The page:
Lawyers use a lot of the same software that most businesses use. So, you'll see some familiar names below. However, lawyers must use the full capabilities of the software, which most law students haven't developed skills in yet. Also, keep in mind that most lawyers work in PC-environments, instead of Mac. Students who are used to their Macs will need to understand how to operate in a PC-environment, and how to do it well.
Document preparation involves basic word processing, but also the ability to work with templates, track and accept changes, provide comments, understand metadata in documents, share documents, and utilizing document analyzers. Here are some places to get started:
Litigation practice includes using online legal research databases, e-filing, eDiscovery software, video and remote depositions, and evidence presentation equipment and software. Many legal research databases offer a law school page with resources, including tutorials and certificate programs, specific to law students.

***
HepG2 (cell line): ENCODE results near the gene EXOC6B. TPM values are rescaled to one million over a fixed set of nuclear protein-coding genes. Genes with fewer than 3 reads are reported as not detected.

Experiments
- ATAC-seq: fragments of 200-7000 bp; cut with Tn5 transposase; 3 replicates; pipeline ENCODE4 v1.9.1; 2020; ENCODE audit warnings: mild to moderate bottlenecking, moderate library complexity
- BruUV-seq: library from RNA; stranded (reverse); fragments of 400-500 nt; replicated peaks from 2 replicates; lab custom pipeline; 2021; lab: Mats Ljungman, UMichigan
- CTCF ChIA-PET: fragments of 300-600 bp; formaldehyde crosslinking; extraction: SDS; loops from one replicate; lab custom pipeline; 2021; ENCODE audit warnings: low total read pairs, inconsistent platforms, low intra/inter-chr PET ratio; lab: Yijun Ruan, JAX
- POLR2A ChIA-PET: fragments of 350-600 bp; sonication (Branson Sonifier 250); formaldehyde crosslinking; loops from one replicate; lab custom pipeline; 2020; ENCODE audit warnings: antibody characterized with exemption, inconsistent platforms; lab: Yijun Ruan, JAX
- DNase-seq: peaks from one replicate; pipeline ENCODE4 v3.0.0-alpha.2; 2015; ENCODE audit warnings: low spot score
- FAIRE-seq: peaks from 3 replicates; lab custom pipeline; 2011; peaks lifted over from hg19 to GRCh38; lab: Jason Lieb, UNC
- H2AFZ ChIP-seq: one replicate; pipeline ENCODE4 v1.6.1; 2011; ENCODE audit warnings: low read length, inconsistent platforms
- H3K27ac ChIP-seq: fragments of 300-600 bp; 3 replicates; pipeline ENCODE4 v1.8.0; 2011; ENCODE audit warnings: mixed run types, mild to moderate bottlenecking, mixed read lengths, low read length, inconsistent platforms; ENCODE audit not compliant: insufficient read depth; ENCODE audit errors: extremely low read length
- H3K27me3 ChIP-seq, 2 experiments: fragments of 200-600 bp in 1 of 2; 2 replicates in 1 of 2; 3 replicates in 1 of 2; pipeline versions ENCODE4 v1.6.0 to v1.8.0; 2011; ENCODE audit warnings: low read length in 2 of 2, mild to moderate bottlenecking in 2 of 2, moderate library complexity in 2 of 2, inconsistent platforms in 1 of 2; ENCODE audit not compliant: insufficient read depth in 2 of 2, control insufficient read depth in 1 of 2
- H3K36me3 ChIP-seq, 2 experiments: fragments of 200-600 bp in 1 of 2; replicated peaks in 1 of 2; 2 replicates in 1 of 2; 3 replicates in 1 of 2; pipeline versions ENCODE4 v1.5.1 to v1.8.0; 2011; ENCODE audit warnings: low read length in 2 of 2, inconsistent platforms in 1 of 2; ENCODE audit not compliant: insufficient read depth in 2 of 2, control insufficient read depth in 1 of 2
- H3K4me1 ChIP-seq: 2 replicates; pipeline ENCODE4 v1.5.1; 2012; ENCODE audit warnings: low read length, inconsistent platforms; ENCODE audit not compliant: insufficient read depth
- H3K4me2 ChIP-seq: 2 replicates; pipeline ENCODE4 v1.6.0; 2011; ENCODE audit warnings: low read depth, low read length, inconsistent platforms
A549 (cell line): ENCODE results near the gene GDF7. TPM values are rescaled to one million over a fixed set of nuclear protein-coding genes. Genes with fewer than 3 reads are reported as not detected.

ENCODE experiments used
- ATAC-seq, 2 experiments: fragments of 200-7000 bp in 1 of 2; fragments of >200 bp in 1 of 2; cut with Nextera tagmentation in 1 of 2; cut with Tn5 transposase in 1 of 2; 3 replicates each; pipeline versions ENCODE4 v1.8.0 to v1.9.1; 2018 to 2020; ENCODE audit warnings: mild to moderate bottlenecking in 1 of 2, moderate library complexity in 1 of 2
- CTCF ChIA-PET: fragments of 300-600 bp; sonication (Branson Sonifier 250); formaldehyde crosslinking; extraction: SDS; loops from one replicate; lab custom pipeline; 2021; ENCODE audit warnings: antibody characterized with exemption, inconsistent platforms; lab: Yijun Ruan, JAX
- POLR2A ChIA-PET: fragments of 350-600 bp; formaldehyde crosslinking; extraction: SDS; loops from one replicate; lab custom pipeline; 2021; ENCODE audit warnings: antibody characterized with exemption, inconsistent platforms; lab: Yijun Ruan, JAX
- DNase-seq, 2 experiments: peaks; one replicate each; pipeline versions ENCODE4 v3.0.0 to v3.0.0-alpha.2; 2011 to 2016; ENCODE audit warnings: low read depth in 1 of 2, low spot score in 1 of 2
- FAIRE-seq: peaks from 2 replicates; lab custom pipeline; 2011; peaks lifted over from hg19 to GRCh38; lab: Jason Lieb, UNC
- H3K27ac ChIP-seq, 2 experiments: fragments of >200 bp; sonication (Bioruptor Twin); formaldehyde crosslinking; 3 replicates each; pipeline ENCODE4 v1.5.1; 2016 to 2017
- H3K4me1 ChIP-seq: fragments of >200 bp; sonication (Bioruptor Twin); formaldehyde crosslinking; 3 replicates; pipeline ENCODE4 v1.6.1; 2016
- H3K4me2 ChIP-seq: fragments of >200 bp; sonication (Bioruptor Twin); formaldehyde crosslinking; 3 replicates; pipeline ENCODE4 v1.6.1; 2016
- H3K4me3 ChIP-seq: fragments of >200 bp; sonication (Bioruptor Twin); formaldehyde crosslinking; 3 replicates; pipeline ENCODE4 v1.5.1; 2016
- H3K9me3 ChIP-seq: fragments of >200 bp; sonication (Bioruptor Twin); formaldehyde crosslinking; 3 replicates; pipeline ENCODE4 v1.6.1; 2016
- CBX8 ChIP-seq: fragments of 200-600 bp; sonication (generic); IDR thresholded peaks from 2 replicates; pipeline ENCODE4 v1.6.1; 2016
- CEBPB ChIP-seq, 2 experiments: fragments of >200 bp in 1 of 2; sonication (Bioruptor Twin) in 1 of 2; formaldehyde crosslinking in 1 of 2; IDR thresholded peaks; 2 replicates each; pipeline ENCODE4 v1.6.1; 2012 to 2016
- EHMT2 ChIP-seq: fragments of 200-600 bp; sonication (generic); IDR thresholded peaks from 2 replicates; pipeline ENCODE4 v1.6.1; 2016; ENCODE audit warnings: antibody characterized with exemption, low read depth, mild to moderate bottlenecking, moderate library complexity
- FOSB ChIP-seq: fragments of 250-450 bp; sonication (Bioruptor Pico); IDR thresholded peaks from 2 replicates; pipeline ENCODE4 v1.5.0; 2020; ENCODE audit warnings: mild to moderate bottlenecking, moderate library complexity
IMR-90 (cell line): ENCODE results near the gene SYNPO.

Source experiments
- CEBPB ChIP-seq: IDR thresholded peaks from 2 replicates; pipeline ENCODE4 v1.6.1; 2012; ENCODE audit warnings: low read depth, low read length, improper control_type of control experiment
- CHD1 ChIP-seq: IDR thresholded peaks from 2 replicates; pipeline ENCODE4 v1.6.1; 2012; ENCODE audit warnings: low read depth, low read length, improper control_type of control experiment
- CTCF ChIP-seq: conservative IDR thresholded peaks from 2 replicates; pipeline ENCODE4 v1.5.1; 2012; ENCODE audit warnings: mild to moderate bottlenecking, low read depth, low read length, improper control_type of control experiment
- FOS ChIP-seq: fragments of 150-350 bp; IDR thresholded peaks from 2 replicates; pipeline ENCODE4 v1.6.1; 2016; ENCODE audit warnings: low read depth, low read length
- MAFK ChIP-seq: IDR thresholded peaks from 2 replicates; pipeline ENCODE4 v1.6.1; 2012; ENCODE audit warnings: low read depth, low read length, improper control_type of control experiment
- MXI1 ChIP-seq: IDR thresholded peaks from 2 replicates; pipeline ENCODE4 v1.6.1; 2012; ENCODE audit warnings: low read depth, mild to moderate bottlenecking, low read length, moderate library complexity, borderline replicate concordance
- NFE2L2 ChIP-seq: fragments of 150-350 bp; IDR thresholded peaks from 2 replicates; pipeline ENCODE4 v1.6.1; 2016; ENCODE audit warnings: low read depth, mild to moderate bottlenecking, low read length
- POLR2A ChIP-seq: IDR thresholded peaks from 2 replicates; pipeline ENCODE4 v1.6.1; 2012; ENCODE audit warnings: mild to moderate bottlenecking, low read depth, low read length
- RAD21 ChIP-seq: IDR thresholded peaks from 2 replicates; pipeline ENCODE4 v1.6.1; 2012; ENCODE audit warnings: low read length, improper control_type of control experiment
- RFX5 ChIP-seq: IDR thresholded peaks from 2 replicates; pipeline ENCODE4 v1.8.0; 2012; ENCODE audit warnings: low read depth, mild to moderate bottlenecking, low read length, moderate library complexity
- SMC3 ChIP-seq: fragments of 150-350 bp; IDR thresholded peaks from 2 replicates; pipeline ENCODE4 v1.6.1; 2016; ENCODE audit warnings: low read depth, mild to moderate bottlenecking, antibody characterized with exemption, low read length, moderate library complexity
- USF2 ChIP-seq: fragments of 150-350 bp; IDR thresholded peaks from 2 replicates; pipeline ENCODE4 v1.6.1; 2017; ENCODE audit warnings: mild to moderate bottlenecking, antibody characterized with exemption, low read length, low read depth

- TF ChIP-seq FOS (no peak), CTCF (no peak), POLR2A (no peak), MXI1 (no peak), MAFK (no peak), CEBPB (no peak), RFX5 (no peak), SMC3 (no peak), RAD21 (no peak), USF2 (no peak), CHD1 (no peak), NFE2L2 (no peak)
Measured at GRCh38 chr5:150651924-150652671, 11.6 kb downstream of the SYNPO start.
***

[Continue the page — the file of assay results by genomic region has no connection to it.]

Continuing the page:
When using new research databases, use the Help section of the database to access best practices.
Artificial Intelligence (AI) has been used in legal research for years. Both Lexis and Westlaw utilize AI in their search algorithms. Plus, software such as ChatGPT and Bard are revolutionizing search engines. Lawyers need to be aware of best practices for using AI in their practice.